When meeting reps at job fairs it is customary for them to want to see a resume. It doesn’t look good if you show up and don’t have a resume or say that you ran out. As I mentioned above, the organization or school hosting the event usually releases the names of the companies beforehand. You’ll know how many companies are there and using that information will be able to determine how many copies of your resume you’ll need. Failing to come prepared to something as simple as a job fair shows that you may fail to properly prepare for other important work related items. This is a turn off to any employer.

6. Know what you want

Every opportunity at the job fair won’t be for you and that’s ok. If you find yourself speaking to a rep and the company is not a fit for what you want or need, walk away. Be polite, thank them for their time then move on. Don’t feel pressured to force the round peg into the square hole. Don’t allow desperation to take over. If you do, you’ll continue pushing your resume into the hands of recruiters who will never call and agreeing to interview for roles you aren’t genuinely interested in only to waste their time and yours. This is a big no-no. Walk into the job fair knowing what you want, the kind of organization you’d be interested in, commuting distance you’re open to, etc. Keep your backbone intact and if an opportunity does not meet your needs, walk away.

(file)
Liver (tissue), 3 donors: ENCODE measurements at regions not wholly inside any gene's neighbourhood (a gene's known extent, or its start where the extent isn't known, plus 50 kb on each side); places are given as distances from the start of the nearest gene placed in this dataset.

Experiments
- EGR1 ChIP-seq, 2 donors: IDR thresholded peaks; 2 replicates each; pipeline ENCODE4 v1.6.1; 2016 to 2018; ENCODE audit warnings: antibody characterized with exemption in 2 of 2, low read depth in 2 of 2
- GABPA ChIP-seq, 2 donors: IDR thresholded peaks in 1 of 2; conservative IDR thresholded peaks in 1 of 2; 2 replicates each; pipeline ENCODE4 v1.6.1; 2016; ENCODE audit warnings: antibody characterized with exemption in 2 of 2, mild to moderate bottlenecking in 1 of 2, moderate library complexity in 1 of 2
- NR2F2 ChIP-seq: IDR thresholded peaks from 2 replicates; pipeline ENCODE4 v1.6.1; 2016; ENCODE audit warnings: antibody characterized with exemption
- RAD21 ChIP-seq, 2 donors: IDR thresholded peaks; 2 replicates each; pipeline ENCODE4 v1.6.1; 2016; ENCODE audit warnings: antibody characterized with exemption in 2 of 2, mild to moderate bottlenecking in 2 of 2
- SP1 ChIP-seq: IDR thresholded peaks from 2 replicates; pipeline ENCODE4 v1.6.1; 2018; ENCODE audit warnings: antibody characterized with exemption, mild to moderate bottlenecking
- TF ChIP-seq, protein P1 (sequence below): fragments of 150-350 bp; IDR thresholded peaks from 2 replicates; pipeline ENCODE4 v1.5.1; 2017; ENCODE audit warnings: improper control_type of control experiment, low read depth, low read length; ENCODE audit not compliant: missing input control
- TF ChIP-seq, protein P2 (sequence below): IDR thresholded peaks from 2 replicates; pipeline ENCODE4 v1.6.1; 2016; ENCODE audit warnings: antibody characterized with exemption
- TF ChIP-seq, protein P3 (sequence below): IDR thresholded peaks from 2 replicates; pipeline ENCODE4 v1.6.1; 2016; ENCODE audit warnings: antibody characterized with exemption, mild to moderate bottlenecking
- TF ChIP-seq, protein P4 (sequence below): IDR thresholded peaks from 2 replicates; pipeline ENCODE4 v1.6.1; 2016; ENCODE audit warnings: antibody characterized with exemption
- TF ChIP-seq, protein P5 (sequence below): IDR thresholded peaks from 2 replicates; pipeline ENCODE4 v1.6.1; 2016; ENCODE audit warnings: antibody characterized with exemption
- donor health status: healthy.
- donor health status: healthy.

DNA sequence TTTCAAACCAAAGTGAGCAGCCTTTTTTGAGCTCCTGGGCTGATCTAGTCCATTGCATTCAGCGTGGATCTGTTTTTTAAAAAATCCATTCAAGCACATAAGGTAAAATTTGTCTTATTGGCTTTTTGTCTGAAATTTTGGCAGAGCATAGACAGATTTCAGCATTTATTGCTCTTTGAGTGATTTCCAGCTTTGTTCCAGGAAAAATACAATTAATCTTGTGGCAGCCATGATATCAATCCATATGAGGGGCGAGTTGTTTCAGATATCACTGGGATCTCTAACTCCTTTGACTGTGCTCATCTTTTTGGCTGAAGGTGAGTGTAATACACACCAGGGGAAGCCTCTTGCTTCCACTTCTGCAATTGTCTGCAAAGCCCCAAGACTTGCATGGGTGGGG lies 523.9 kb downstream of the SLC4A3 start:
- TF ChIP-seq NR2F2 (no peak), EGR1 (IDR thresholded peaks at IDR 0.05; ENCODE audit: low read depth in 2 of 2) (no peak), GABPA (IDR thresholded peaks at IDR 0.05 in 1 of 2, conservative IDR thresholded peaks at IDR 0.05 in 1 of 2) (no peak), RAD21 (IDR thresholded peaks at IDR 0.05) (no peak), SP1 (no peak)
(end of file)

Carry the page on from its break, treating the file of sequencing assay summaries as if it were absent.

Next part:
7. Don’t forget your elevator pitch

As you go from table to table, booth to booth you’ll only have a few moments to “sell” yourself. Be ready to deliver your elevator pitch each time with energy and passion. You don’t want it to feel robotic or sound as if you’ve said it a million times before and are tired of having to say it again. Make it appealing to the hearer and make sure it doesn’t take you longer than 30 seconds to get it out.

8. Smile! Be personable

This is probably the most obvious one. Smile! Be friendly and personable. Be someone that the rep attending the job fair would actually want to converse with. Don’t approach each table or booth with a negative expectation or outlook because it will appear on your face and in your behavior. Remember, your attitude determines your altitude. Maintain a positive attitude as you go from recruiter to recruiter and you’ll be much more successful.

9. Get contact info

As you go from table to table, you’re going to meet lots of people you like and have meaningful conversations with. When the conversation ends, make sure you get their contact information. Ask for their business card and connect with them on LinkedIn. Turn these moments into solid relationships that could lead to big time success in the future.

10. Only visit tables you have a genuine interest in (Avoid shopping)

A job fair is an opportunity to connect with employers directly and learn about employment opportunities you may be a fit for. It’s an opportunity to follow up on an application you may have already submitted and maybe even schedule an interview. It is not an opportunity to go shopping. Avoid going from table to table just to fill up your bag, collecting candy or interesting toys you’ll never use or care about once you leave. Remember why you’re there.

 


Thank you for reading my post. My name is Pamela Shand and I want the best for you in your career. It is my hope that you find everything you read here helpful in advancing your career. If you did, feel free to follow my blog for future articles. I regularly write on resume building, interview success and various ways to unravel common and not-so-common career snags.